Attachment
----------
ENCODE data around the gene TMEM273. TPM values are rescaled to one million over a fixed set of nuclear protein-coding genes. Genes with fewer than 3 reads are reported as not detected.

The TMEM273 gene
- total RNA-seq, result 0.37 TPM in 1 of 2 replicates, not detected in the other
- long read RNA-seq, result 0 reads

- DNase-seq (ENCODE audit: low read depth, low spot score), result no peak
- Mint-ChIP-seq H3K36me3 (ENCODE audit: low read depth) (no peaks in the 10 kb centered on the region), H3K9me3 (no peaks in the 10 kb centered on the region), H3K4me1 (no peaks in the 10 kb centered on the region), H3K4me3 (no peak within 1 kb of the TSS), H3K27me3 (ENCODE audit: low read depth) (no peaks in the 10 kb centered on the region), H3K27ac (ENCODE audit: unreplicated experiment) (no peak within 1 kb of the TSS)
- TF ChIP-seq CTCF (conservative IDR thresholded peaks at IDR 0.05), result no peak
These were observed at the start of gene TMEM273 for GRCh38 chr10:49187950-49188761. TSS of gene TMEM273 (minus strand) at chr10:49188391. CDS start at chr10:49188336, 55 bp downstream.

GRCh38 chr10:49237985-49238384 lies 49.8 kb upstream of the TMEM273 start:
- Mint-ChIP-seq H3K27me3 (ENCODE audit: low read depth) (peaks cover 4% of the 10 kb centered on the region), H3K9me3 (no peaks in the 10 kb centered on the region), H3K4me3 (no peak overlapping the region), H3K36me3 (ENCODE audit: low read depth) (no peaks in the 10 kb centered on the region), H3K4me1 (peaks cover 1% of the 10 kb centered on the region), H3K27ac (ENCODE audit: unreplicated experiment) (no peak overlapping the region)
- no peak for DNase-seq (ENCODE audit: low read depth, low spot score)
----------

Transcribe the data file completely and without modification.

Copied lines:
ENCODE data around the gene TMEM273. TPM values are rescaled to one million over a fixed set of nuclear protein-coding genes. Genes with fewer than 3 reads are reported as not detected.

The TMEM273 gene
- total RNA-seq, result 0.37 TPM in 1 of 2 replicates, not detected in the other
- long read RNA-seq, result 0 reads

- DNase-seq (ENCODE audit: low read depth, low spot score), result no peak
- Mint-ChIP-seq H3K36me3 (ENCODE audit: low read depth) (no peaks in the 10 kb centered on the region), H3K9me3 (no peaks in the 10 kb centered on the region), H3K4me1 (no peaks in the 10 kb centered on the region), H3K4me3 (no peak within 1 kb of the TSS), H3K27me3 (ENCODE audit: low read depth) (no peaks in the 10 kb centered on the region), H3K27ac (ENCODE audit: unreplicated experiment) (no peak within 1 kb of the TSS)
- TF ChIP-seq CTCF (conservative IDR thresholded peaks at IDR 0.05), result no peak
These were observed at the start of gene TMEM273 for GRCh38 chr10:49187950-49188761. TSS of gene TMEM273 (minus strand) at chr10:49188391. CDS start at chr10:49188336, 55 bp downstream.

GRCh38 chr10:49237985-49238384 lies 49.8 kb upstream of the TMEM273 start:
- Mint-ChIP-seq H3K27me3 (ENCODE audit: low read depth) (peaks cover 4% of the 10 kb centered on the region), H3K9me3 (no peaks in the 10 kb centered on the region), H3K4me3 (no peak overlapping the region), H3K36me3 (ENCODE audit: low read depth) (no peaks in the 10 kb centered on the region), H3K4me1 (peaks cover 1% of the 10 kb centered on the region), H3K27ac (ENCODE audit: unreplicated experiment) (no peak overlapping the region)
- no peak for DNase-seq (ENCODE audit: low read depth, low spot score)